Projects are usually made up of phases – building a website will involve a series of different phases including planning, copy, design, development, and testing. Phase management is the supervision of these different stages. Each phase of a project will have certain deliverables – often referred to as “gates” – that need to be completed before the next phase can begin.

Project managers need processes to establish when these deliverables have been met and signed off by key stakeholders. What’s more, if stakeholders are out of the office or out of the country, then processes need to be established so that work can be signed off and the next phase of the project can begin.

The last thing anyone wants is disgruntled employees sitting around waiting for their turn to start working, simply because you couldn’t get the sign-off required in time.

By overlooking project automation, organizations are missing out on several of key benefits, including:

  • Boosting productivity and efficiency
  • Removing human error
  • Eliminating risk
  • Saving time
  • Reducing employees’ workloads
  • Freeing up resources

Employees are more productive when they spend their day using the skills they were employed to use. Manual processes often provide a barrier to this – engaging highly skilled employees in repetitive, menial and administrative tasks.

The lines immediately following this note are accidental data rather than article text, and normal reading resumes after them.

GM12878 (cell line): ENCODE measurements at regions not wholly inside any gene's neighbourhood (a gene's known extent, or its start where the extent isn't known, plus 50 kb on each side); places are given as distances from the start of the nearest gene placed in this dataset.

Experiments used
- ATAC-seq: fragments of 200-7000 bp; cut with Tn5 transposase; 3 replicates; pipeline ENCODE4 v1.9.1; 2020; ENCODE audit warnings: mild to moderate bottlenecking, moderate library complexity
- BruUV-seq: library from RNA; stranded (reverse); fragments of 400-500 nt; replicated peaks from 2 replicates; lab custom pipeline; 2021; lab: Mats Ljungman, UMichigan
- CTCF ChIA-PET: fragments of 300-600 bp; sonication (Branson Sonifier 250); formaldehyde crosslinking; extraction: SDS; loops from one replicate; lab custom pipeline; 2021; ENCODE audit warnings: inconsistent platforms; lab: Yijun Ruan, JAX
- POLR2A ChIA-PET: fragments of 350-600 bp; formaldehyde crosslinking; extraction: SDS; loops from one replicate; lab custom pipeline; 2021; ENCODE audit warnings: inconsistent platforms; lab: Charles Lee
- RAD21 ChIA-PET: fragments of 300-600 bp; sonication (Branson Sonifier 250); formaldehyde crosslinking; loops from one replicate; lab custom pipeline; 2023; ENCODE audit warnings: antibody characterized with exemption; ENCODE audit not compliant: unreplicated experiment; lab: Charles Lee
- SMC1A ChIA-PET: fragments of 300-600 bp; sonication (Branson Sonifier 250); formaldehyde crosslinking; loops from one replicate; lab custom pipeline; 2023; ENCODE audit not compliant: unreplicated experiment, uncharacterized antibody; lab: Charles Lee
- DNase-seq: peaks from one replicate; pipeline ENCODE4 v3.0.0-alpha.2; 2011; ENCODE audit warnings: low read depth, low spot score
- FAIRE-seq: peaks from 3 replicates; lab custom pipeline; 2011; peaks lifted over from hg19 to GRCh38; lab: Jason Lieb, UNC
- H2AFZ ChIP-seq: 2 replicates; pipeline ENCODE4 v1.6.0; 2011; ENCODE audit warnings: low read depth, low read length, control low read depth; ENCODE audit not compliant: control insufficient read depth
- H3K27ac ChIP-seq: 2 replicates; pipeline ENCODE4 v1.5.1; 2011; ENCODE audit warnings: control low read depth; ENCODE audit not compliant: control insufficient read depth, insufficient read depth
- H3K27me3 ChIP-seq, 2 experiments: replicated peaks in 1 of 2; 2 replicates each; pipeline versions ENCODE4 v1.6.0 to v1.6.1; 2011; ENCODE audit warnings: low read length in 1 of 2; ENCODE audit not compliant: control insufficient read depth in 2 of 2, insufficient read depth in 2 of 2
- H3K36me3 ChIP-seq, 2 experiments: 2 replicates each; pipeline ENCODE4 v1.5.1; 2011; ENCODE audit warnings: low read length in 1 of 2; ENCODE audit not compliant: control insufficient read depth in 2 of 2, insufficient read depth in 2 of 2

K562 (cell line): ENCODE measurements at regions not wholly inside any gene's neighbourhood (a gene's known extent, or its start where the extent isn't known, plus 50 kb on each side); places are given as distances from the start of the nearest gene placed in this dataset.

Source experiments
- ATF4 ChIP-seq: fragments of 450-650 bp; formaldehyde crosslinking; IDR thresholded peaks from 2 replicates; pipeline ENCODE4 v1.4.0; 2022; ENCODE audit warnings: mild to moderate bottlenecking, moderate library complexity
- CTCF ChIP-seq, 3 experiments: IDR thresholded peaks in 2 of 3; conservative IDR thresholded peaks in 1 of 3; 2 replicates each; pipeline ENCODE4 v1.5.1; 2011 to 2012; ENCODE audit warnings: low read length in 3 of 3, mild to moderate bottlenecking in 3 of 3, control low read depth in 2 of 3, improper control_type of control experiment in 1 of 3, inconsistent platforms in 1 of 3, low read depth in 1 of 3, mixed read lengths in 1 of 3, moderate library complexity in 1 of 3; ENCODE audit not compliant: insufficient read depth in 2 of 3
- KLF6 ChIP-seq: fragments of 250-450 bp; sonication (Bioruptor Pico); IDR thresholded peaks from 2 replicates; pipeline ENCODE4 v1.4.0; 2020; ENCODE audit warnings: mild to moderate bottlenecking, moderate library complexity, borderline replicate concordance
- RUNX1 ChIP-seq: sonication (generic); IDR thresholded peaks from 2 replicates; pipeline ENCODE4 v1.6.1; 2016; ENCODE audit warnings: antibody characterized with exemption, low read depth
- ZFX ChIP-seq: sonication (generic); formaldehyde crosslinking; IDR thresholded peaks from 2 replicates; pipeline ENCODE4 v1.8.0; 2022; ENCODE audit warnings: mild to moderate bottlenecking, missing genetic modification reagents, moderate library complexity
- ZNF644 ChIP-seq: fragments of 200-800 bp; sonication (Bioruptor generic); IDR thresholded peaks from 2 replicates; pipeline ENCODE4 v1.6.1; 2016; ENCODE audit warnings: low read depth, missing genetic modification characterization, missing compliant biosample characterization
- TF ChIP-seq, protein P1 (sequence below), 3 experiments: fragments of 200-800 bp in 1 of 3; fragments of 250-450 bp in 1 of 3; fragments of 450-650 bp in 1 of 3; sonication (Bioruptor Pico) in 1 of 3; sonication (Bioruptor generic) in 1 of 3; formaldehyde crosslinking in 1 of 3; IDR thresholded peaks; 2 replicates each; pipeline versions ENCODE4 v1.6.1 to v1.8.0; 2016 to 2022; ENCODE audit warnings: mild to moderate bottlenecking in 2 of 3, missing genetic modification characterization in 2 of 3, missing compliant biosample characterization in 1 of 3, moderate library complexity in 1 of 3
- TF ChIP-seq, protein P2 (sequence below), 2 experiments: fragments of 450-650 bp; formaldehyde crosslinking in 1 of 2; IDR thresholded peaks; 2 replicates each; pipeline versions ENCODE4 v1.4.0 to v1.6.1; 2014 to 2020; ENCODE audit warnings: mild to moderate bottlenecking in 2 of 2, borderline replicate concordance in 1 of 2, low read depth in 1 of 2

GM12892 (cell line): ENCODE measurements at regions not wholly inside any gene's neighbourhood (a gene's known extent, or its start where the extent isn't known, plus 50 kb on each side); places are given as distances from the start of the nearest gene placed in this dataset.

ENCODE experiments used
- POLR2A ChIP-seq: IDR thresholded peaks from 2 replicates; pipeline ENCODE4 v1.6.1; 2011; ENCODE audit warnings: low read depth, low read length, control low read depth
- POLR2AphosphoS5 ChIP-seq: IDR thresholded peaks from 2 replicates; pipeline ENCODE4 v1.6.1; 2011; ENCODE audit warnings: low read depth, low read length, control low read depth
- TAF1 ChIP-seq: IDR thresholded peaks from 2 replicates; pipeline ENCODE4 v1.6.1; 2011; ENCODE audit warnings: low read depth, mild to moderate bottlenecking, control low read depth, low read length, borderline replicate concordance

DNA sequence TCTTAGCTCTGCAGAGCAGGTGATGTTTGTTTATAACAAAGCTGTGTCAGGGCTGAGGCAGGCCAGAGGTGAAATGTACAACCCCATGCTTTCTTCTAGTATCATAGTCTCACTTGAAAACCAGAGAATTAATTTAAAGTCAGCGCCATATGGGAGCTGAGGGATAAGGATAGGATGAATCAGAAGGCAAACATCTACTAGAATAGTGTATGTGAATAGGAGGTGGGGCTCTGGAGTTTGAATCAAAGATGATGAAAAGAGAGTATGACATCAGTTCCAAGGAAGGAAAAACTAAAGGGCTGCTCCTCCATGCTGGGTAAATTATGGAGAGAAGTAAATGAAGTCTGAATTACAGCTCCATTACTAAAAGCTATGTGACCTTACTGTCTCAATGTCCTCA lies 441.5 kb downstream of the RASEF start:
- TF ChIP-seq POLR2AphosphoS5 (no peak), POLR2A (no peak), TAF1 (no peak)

Where people once feared that ‘automation’ meant the first steps in a robot apocalypse, in reality, automation has been far more mundane, yet highly useful for organizations across all sectors. What has materialized instead is an efficient workforce unburdened by the automation of processes that had previously distracted them from carrying out core work.

Some organizations decide against automating projects because they believe it will be too much work to set up in the beginning. Why spend precious time and effort worrying about workflow automation at such a critical stage?

However, it’s clear that, with a little bit of work up front, project managers can unlock a myriad of potential advantages and vastly improve efficiency down the line.

It’s time for more project managers to embrace automation.

How Nintex Workflow Cloud Can Help

At Nintex, we suggest running Nintex Workflow Cloud to automate projects and increase productivity at your organization.

On top of this, the Nintex Workflow Cloud connectors allow you to integrate with popular cloud services, project management tools and content stores, such as SharePoint Online, Slack and Box, while our Xtensions Framework allows you to connect other legacy or homegrown systems that power your business.

You can read more about the benefits in a previous blog post of ours, here.

 

Learn more about how the Nintex Workflow Cloud can automate projects at your business, or download a free trial today.

Zoe Clelland

Zoe Clelland works as Strategic Projects Director at Nintex, where she leads product management efforts across the Nintex Workflow Platform. She brings more than 15 years of defining every aspect of amazing digital user experiences to her role. Zoe holds a Ph.D. in Human Factors, Experimental Psychology from Texas Tech University.